Admit it, we all have them. The antagonists in our favorite stories that make you want to shout and pull out your hair! They ignite the very fiber in your body that deems that you hate someone. This is my list of characters that I have found myself loving to hate as I journeyed through the stories. And even though it is not a long list, it is growing.

                     The Key          Red          War
Lennik from The True Reign Series
Lennik is the brother of Darmik, who is one of the most beloved characters from this amazing series. Lennik, is a conniving and manipulative man who prospers while others are down. He has done so many atrocious things throughout the series that you can’t and would never ask for a better conceived villain.

Emperor Hamen from The True Reign Series
Yes, another character from this series. What can I say? The villains in this story are purely hate-worthy and bring out all of the bad thoughts you suppress. Though, I believe the best villains become notorious because you grow a connection with them. Even though unconventional, the association is needed to bring forth a worthy adversary and create a good book.

I will Not Tell Lies
Delores Umbridge from Harry Potter
We all know her and we all hate her with a passion. This psychotic lady who’s laugh makes your ears bleed and is the source of so much of our hatred while Harry is at Hogwarts. Yes, for me even He-Who-Must-Not-Be-Named incites less injustice and is less annoying than this woman and her evil detention quill. 

Dracula 3
Even though this name alone may not actively ignite a strong fire, the hearth in my mind is always lit when it comes to Dracula. He is incredibly intelligent and mysterious, making it insanely hard to read him and come up with what he might do next.  Combining this with his overbearing presence, you can’t help but love to hate him and his schemes.

Pride & Prejudice 2
Lydia Bennet from Pride and Prejudice
This self-absorbed and self-indulged sister of Elizabeth Bennet is the main source of my mockery and pain as I read this book. She was always making drama and putting herself on a pedestal next to her own sisters. She made me feel sick as to what she put her family through (even if her actions are not technically so scandalous in today’s society).

Review of “Singing In The Rain” (1952)

Singing in the Rain
Rating-Approved          Comedy, Musical, Romance       MGM Studios

Starring: Gene Kelly, Donald O’Connor, Debbie Reynolds 

A silent film production company and cast make a difficult transition to sound.


Classic Cinema Review by Wendy:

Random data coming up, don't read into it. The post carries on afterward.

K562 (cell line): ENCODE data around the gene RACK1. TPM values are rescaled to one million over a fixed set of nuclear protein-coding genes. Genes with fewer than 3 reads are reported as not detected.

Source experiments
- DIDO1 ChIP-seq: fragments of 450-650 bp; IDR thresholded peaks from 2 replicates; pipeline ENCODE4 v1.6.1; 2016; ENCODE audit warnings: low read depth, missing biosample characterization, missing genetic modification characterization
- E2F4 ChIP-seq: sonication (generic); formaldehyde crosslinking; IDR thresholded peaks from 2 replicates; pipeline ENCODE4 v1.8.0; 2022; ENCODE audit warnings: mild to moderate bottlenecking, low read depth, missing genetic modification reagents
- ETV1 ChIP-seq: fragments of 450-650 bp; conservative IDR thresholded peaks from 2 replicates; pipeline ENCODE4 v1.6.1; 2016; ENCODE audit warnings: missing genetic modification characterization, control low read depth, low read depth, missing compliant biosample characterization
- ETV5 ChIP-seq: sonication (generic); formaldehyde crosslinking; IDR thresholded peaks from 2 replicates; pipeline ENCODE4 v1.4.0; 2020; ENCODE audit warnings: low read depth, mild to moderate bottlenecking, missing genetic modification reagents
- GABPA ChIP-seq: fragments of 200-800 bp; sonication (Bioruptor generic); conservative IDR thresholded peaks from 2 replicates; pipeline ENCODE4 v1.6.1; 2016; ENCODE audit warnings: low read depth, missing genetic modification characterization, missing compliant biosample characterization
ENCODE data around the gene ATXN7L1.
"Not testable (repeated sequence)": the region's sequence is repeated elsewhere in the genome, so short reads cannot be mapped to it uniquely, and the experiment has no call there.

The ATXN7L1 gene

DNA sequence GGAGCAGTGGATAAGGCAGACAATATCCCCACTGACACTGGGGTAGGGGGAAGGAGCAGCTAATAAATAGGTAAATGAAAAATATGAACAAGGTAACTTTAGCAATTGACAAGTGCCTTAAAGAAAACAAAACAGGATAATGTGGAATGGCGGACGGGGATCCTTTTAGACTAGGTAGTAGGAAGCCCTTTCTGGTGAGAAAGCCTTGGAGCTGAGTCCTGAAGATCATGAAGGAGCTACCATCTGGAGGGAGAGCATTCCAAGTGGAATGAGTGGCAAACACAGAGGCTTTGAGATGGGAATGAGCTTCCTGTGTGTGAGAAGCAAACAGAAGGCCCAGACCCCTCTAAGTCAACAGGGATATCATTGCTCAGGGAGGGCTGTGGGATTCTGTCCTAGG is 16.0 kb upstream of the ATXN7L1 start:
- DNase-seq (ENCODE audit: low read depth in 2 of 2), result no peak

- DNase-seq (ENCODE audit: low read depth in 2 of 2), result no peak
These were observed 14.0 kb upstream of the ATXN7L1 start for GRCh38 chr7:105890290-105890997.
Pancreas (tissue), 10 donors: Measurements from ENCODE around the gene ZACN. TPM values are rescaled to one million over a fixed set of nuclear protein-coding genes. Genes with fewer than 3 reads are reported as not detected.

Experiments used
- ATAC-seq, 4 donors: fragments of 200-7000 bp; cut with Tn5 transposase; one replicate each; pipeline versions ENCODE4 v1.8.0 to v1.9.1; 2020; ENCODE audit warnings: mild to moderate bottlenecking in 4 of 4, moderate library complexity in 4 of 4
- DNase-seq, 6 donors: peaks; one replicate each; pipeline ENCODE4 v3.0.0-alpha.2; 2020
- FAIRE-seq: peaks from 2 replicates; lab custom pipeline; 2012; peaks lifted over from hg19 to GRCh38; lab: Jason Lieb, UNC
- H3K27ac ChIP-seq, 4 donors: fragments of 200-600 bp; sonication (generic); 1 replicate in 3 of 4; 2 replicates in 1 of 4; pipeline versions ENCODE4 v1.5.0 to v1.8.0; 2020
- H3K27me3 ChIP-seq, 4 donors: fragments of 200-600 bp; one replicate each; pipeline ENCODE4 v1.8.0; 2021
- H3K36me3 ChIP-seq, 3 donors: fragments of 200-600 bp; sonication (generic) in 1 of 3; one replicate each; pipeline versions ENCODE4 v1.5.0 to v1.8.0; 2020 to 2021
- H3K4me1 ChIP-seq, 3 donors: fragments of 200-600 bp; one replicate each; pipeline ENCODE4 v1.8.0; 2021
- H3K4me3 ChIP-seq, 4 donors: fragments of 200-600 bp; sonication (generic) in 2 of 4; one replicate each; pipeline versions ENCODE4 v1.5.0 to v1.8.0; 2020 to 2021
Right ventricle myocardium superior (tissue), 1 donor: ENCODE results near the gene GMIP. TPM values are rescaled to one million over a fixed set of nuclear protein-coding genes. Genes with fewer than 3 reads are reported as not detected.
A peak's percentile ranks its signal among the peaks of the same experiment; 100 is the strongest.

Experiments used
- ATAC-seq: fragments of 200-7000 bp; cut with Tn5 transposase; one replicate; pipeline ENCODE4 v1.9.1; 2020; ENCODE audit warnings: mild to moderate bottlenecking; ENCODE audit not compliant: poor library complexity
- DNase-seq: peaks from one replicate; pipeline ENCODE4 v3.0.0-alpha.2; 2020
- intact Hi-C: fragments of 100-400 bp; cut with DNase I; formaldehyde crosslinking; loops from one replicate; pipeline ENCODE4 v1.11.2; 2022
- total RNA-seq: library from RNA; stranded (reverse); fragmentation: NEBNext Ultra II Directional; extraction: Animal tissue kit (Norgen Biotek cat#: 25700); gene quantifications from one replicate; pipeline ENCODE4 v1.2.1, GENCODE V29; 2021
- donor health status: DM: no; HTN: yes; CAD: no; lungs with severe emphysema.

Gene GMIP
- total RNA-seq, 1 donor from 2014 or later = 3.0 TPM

I had never put much thought into the plot line of Singing In The Rain.  I just knew it was considered a classic and that I had seen clips of the scene from the song Singing In The Rain. After watching the whole movie, I realize why this musical is so endearing to so many. This is the story of a Hollywood star working to keep his career relevant while keeping up appearances with his on-screen love despite the formidable talent that his actual love possesses.  This movie puts forefront in my mind how talented so many classic actors and actresses were expected to be; Legitimate triple threats…Acting, Singing and Dancing.  Mostly now-a-days I find myself surprised when current actors and actresses can sing, and actually sing well!

I enjoyed comparing old Hollywood to current Hollywood, similarities as well as differences.  In one of the opening scenes, it depicts stars arriving at a movie premiere and being interviewed and photographed while walking the red carpet into the theater.  I found the scene familiar to current movie premiere’s or award shows, but with one major difference…now we expect the interviewers to also be glamorous and charming.  Young, fit and appealing, current talk show hosts are expected to be mild celebrities themselves.  It illustrated to me how times have changed as I watched this middle-aged, heavier and rather homely woman interacting with these beautiful stars while getting all the red carpet gossip.

It doesn’t take long to see the biggest talent of the show lies in Gene Kelly as Don Lockwood, Donald O’Conner as Cosmo Brown and Debbie Reynolds as Kathy Selden. The on-screen duo of Don Lockwood and Cosmo Brown is fantastic.  These two can act, sing and dance circles around most other cast members. Add in Kathy Selden’s beauty, charisma and singing talent and vualla…block buster, Oscar nominated, award winning musical!  Until this film, I had never seen Gene Kelly on screen before…okay ladies…I get it! This man is adorable and handsome!